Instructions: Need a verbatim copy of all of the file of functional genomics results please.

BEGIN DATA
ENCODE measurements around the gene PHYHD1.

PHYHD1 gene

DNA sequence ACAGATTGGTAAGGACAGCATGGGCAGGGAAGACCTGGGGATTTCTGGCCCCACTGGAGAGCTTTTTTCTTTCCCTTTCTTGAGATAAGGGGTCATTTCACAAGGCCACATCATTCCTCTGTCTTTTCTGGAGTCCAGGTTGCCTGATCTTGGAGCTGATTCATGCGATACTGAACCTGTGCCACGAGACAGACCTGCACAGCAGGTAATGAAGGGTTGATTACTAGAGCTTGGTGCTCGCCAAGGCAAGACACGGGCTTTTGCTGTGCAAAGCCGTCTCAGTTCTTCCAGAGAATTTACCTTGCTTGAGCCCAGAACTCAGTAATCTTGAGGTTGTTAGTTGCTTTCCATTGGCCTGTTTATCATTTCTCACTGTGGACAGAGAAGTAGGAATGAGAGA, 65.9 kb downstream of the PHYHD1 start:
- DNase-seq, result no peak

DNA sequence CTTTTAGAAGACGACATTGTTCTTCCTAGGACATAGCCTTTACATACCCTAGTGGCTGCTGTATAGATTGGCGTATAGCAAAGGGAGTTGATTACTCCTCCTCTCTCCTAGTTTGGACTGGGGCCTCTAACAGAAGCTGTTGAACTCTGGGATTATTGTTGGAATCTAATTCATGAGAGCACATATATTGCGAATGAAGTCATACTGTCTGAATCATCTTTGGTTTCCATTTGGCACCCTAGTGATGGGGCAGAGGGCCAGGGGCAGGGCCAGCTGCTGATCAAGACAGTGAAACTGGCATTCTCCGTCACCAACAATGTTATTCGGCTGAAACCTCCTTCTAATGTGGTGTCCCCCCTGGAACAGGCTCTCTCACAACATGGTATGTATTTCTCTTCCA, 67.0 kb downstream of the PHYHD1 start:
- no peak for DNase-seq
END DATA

ENCODE measurements around the gene PHYHD1.

PHYHD1 gene

DNA sequence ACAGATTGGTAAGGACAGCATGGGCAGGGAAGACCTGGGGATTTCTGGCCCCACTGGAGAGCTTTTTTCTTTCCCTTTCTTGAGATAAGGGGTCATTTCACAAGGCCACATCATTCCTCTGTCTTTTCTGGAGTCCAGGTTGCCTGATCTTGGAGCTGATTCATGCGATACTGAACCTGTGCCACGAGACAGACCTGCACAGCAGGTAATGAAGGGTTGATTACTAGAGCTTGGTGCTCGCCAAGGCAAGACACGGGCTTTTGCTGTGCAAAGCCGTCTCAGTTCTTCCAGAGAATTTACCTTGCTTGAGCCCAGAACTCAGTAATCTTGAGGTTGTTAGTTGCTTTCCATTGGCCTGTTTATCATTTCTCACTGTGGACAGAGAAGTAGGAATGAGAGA, 65.9 kb downstream of the PHYHD1 start:
- DNase-seq, result no peak

DNA sequence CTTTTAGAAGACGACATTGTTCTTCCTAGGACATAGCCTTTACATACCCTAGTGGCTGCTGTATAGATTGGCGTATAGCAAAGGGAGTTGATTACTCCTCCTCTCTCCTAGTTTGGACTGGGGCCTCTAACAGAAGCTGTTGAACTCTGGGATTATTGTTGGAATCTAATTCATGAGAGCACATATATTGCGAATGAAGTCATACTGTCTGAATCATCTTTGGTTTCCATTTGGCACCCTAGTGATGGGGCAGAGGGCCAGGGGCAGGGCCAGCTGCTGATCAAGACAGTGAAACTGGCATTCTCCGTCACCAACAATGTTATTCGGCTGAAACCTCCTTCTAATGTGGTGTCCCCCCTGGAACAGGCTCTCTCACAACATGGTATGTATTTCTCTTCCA, 67.0 kb downstream of the PHYHD1 start:
- no peak for DNase-seq